• The same population chart shows the collapse of population in South and Central America from 1500 and 1600 with probable reforestation and reduction in agriculture. It did not recover until 19th century.

    • Also, reduction of aerosols with land clearing.

    • James. Your comment about changes in land use dredged up a question I’ve long had about land use ‘practices’ having a local impact. I know this is a Climate vs. Zone thing. To over simplify my point, my misses likes picture puzzles. I’ve noticed that the pieces go together and you get a big picture. Alone they don’t look like much. Conversely, you can start with a big picture and chop it into smaller pieces.
      The point about use and practices is that both change in time and space. Abrams et al have the big picture and that’s fine but to neglect the changes of land use practices over time and space may not be as helpful as we might like. The big question is where do we go from here? I just hope we’re not putting the wrong lid on the pieces box.

  27. I am not at sure the aerosols from trees are adequately accounted for.

    You can link temporally the Medieval Warm Period to the rise of the Central American and South American civilizations that probably removed a lot of trees and the Little Ice Age to the regrowth of the trees that occurred when the civilizations collapsed due to disease.


    Sunspot number time-integral plus net of all ocean cycles plus effect of water vapor increase provides a 98% match to measurements 1895-2015 as shown at which also shows a graph of water vapor (as Total Precipitable Water (TPW)) vs. time since it has been measured by satellite (1988). The graph was constructed using numerical data by NASA/RSS (link provided).

    Increasing water vapor increases the probability of heavy rain and flooding.

    Switching from coal to natural gas increases water vapor.


    Exactly DAN, but these people will not accept data that runs counter to what they believe which in this case is AGW.

    They are in denial and are basing all of their rants on this current warmth which is nothing more then the latest spike of warmth in global temperatures which have been going on since the Holocene Optimum came to an end around 8500 years ago.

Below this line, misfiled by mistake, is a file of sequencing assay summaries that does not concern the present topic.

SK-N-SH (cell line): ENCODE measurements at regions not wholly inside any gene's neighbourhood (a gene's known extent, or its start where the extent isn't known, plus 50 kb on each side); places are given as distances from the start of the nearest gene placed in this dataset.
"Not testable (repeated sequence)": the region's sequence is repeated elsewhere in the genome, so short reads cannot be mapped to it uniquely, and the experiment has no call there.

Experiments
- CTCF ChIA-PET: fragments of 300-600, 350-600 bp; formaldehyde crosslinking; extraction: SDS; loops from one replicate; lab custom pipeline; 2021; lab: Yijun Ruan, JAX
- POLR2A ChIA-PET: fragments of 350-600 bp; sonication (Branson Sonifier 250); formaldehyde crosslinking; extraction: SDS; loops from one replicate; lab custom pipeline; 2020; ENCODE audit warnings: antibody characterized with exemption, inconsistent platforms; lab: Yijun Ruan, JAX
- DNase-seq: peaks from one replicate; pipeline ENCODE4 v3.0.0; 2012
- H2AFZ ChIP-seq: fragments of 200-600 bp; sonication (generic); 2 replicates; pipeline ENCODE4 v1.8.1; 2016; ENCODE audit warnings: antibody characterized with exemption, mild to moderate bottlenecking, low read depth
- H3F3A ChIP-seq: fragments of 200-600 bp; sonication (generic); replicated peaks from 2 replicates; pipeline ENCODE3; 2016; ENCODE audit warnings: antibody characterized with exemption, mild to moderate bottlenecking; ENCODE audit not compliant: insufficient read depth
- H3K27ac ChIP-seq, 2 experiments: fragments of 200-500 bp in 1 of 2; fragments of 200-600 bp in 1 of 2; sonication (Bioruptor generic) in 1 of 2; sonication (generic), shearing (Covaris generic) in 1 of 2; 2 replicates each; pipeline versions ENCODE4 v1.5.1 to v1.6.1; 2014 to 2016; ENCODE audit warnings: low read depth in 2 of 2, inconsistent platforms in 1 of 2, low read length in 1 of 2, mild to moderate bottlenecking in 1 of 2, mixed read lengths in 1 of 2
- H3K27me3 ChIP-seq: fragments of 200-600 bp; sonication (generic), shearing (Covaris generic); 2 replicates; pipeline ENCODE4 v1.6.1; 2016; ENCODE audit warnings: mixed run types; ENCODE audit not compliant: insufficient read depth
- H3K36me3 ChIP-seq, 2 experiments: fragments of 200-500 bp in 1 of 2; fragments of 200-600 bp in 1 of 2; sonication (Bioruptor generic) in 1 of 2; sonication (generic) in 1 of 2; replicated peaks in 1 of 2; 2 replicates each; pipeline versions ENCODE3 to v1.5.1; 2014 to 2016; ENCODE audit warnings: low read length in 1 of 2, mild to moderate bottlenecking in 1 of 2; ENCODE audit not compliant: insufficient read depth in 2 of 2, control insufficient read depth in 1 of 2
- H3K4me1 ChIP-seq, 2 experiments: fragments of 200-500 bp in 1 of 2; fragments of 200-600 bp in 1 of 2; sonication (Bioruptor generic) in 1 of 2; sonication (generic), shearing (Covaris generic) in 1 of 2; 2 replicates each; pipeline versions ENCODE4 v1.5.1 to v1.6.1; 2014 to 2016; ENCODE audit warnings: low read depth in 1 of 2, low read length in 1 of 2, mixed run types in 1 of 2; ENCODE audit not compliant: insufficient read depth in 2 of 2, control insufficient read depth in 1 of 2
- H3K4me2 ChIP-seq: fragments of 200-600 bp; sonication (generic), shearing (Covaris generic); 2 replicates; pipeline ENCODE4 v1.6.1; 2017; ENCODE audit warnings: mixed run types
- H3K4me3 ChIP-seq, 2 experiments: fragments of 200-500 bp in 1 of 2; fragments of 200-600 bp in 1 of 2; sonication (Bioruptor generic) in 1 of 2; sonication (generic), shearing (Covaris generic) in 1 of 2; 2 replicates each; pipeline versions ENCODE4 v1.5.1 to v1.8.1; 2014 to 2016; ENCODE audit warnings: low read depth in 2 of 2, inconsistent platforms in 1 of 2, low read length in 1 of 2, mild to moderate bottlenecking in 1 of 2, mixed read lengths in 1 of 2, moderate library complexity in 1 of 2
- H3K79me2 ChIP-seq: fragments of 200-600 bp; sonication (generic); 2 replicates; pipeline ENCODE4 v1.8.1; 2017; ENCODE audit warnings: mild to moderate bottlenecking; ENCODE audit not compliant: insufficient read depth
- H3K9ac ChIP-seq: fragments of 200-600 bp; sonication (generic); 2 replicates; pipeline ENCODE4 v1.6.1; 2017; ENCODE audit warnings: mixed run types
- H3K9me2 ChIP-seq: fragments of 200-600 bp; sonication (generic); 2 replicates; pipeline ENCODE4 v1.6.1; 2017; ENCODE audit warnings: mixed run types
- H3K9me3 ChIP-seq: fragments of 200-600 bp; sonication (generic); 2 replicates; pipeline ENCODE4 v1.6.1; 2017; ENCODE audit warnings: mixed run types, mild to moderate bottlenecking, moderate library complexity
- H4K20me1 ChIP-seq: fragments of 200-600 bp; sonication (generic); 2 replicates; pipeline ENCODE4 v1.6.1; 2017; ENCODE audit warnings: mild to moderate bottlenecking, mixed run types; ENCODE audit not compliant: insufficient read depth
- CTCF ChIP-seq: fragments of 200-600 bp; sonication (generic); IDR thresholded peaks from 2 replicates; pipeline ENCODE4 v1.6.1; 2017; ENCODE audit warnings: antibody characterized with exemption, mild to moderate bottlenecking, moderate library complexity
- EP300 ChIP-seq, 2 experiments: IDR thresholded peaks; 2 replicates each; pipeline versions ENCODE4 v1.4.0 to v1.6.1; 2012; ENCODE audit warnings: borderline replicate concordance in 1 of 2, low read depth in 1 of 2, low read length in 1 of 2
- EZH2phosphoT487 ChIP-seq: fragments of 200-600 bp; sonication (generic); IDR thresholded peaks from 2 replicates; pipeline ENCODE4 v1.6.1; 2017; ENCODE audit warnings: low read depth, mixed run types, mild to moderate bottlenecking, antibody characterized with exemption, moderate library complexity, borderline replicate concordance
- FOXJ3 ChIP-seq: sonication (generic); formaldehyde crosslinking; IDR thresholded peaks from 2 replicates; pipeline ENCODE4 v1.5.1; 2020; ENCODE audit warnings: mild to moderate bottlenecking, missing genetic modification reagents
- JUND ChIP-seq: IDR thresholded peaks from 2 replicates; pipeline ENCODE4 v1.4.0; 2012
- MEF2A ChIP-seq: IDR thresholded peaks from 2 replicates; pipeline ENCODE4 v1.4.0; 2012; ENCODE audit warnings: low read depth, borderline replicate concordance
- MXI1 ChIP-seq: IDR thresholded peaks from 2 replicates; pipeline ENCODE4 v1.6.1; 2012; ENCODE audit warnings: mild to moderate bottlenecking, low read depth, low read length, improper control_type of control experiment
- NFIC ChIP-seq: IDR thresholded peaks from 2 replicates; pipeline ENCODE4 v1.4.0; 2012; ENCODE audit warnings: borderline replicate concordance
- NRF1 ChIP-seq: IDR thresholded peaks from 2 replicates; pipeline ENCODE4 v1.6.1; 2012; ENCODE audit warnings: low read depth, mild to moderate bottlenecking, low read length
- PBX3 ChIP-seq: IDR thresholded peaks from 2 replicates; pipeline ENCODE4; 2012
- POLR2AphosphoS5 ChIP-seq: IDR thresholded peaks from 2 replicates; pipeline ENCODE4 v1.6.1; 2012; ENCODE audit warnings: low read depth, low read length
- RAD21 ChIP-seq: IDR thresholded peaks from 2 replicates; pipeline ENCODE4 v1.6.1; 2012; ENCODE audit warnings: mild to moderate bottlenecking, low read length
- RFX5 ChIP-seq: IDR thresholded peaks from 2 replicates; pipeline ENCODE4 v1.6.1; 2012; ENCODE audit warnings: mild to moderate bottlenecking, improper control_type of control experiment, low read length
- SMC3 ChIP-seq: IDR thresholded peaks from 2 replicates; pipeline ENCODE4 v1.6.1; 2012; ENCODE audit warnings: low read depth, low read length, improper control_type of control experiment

Which I might add despite this spike and all the other previous spikes the overall trend in global temperatures since the Holocene Optimum has been a slow gradual downward trend.

    This warmth which is in the process of ending by the way, is in no way unique or different from previous spikes of warmth.

    The reason for the warmth is mainly extreme high solar activity which the data Dan has provided clearly shows.

    Then again if the data does not support what you wish for ignore it which is what the AGW crowd does over an over again.

    Worse yet when one views this current warm spell against past warm spells as shown by the historical climatic record this warm spell is a nothing event.

    The magnitude of this warm spell being weak ,rate of temperature increase being weak and duration being weak when viewed against past periods of warmth.

  29. Simple analyses [22] indicate that either an increase of approximately 186 meters in average cloud altitude or a decrease of average albedo from 0.3 to the very slightly reduced value of 0.2928 would account for all of the 20th century increase in AGT of 0.74 K. Because the cloud effects work together and part of the temperature change is due to ocean oscillation (low in 1901, 0.2114 higher in 2000), substantially less cloud change would suffice.


    My point which is if prolonged solar activity changes the terrestrial items which determine albedo, cooling will be in the offing.

  30. Assessing the causes of early industrial-era warming.
    “Here in the U.S. we’ve had 8 once-in-500-years weather events in the last 12 months. Without the climate change that has *already* accumulated, that wouldn’t have happened.”
    We seem to lack metrics other than dubious temperature records to determine if warming has occurred and is caused by human activity.
    I have seen the above reputable comment made which gives a separate way of working out and confirming AGW at ant point of time in history. If accurate it may be one of the smoking guns we are looking for.
    Simply put can we work out how many one in 500 year weather events occurred annually before 1830 and whether the incidence started to increase in the 1830’s to that of modern times. If so the hypothesis of Abrams et al can be validated.

  31. Pingback: Weekly Climate and Energy News Roundup #239 | Watts Up With That?